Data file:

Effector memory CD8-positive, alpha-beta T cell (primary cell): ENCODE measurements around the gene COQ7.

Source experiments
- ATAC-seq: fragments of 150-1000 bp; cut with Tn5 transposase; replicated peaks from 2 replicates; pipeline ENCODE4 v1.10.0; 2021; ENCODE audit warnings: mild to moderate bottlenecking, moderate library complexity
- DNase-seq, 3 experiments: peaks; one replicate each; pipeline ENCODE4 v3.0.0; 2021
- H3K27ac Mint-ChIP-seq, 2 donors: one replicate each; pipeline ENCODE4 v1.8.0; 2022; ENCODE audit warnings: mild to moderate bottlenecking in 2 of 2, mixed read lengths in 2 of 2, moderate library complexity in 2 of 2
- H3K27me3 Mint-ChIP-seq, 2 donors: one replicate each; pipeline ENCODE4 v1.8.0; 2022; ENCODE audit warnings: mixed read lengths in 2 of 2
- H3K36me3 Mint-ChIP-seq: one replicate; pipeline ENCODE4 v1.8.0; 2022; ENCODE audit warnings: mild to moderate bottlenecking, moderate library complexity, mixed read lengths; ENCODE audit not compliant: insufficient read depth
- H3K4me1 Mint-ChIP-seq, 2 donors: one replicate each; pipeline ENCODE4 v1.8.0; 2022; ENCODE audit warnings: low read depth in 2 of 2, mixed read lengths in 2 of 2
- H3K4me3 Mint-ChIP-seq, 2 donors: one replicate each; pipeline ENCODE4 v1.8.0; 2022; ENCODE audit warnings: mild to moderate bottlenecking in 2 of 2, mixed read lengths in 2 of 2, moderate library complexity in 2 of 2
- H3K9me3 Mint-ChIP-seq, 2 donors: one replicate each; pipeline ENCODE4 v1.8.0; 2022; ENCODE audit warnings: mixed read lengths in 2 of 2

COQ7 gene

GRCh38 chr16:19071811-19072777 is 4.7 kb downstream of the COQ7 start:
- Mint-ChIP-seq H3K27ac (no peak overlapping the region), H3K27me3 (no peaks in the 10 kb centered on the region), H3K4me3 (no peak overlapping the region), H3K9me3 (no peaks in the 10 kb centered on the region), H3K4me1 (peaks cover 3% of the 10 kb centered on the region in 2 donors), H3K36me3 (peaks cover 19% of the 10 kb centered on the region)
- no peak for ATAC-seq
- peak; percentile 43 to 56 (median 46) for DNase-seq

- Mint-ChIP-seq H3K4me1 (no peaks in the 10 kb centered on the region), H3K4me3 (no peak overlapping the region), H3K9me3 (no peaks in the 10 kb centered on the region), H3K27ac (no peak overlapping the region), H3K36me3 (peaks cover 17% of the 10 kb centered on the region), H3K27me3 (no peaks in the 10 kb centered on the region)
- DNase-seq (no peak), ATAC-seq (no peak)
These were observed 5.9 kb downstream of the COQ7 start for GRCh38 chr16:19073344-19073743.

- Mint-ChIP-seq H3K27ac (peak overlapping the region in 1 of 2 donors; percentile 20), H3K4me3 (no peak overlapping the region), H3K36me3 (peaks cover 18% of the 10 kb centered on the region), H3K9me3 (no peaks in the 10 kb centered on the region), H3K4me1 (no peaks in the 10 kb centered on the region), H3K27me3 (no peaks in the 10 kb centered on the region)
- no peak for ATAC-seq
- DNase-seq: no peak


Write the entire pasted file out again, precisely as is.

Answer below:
Effector memory CD8-positive, alpha-beta T cell (primary cell): ENCODE measurements around the gene COQ7.

Source experiments
- ATAC-seq: fragments of 150-1000 bp; cut with Tn5 transposase; replicated peaks from 2 replicates; pipeline ENCODE4 v1.10.0; 2021; ENCODE audit warnings: mild to moderate bottlenecking, moderate library complexity
- DNase-seq, 3 experiments: peaks; one replicate each; pipeline ENCODE4 v3.0.0; 2021
- H3K27ac Mint-ChIP-seq, 2 donors: one replicate each; pipeline ENCODE4 v1.8.0; 2022; ENCODE audit warnings: mild to moderate bottlenecking in 2 of 2, mixed read lengths in 2 of 2, moderate library complexity in 2 of 2
- H3K27me3 Mint-ChIP-seq, 2 donors: one replicate each; pipeline ENCODE4 v1.8.0; 2022; ENCODE audit warnings: mixed read lengths in 2 of 2
- H3K36me3 Mint-ChIP-seq: one replicate; pipeline ENCODE4 v1.8.0; 2022; ENCODE audit warnings: mild to moderate bottlenecking, moderate library complexity, mixed read lengths; ENCODE audit not compliant: insufficient read depth
- H3K4me1 Mint-ChIP-seq, 2 donors: one replicate each; pipeline ENCODE4 v1.8.0; 2022; ENCODE audit warnings: low read depth in 2 of 2, mixed read lengths in 2 of 2
- H3K4me3 Mint-ChIP-seq, 2 donors: one replicate each; pipeline ENCODE4 v1.8.0; 2022; ENCODE audit warnings: mild to moderate bottlenecking in 2 of 2, mixed read lengths in 2 of 2, moderate library complexity in 2 of 2
- H3K9me3 Mint-ChIP-seq, 2 donors: one replicate each; pipeline ENCODE4 v1.8.0; 2022; ENCODE audit warnings: mixed read lengths in 2 of 2

COQ7 gene

GRCh38 chr16:19071811-19072777 is 4.7 kb downstream of the COQ7 start:
- Mint-ChIP-seq H3K27ac (no peak overlapping the region), H3K27me3 (no peaks in the 10 kb centered on the region), H3K4me3 (no peak overlapping the region), H3K9me3 (no peaks in the 10 kb centered on the region), H3K4me1 (peaks cover 3% of the 10 kb centered on the region in 2 donors), H3K36me3 (peaks cover 19% of the 10 kb centered on the region)
- no peak for ATAC-seq
- peak; percentile 43 to 56 (median 46) for DNase-seq

- Mint-ChIP-seq H3K4me1 (no peaks in the 10 kb centered on the region), H3K4me3 (no peak overlapping the region), H3K9me3 (no peaks in the 10 kb centered on the region), H3K27ac (no peak overlapping the region), H3K36me3 (peaks cover 17% of the 10 kb centered on the region), H3K27me3 (no peaks in the 10 kb centered on the region)
- DNase-seq (no peak), ATAC-seq (no peak)
These were observed 5.9 kb downstream of the COQ7 start for GRCh38 chr16:19073344-19073743.

- Mint-ChIP-seq H3K27ac (peak overlapping the region in 1 of 2 donors; percentile 20), H3K4me3 (no peak overlapping the region), H3K36me3 (peaks cover 18% of the 10 kb centered on the region), H3K9me3 (no peaks in the 10 kb centered on the region), H3K4me1 (no peaks in the 10 kb centered on the region), H3K27me3 (no peaks in the 10 kb centered on the region)
- no peak for ATAC-seq
- DNase-seq: no peak